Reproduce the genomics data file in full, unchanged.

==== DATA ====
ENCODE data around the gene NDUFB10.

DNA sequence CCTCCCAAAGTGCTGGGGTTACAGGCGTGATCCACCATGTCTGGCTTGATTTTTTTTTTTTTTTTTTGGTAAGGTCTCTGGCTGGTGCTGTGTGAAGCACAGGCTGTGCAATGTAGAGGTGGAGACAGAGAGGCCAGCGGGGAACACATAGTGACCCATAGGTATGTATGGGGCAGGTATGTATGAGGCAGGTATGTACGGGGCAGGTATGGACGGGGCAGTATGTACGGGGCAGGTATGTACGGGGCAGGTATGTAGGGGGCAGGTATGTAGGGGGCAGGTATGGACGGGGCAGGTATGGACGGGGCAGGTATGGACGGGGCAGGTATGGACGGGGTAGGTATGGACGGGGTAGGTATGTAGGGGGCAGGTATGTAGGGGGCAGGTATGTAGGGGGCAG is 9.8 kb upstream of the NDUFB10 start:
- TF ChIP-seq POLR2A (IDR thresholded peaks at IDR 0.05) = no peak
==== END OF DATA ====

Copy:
ENCODE data around the gene NDUFB10.

DNA sequence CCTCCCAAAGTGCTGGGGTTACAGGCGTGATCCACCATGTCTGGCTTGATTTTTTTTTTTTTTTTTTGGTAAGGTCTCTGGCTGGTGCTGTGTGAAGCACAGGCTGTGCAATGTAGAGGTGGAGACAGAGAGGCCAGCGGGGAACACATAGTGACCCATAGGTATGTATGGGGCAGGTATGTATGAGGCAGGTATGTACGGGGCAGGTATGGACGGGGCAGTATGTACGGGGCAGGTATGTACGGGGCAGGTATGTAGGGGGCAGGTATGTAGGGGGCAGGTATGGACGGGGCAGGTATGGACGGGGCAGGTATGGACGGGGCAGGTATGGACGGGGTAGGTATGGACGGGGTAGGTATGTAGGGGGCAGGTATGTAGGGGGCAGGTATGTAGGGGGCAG is 9.8 kb upstream of the NDUFB10 start:
- TF ChIP-seq POLR2A (IDR thresholded peaks at IDR 0.05) = no peak